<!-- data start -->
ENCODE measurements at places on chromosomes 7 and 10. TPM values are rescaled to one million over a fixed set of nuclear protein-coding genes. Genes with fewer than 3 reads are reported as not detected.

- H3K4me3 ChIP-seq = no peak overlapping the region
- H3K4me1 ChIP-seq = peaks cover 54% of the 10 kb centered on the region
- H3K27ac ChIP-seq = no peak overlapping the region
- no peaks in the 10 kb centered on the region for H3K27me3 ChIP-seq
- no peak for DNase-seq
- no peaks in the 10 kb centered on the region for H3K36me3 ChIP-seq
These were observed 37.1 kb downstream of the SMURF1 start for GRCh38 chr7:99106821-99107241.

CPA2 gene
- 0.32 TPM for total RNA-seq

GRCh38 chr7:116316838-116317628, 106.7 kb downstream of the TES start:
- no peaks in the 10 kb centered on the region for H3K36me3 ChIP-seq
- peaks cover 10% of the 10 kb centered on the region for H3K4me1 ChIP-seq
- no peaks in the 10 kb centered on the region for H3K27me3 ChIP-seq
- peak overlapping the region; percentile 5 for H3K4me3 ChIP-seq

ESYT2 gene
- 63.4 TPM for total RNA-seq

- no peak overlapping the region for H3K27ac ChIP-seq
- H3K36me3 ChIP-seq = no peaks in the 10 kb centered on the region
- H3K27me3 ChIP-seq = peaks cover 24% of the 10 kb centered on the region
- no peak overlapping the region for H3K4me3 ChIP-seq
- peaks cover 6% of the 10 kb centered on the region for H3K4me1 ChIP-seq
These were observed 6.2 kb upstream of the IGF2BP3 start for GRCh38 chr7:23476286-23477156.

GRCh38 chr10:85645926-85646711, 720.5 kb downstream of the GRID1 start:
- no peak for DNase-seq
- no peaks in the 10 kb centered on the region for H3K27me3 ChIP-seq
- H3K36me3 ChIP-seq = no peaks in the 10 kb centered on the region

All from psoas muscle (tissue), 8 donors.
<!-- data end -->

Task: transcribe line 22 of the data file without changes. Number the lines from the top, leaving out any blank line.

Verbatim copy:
- peaks cover 6% of the 10 kb centered on the region for H3K4me1 ChIP-seq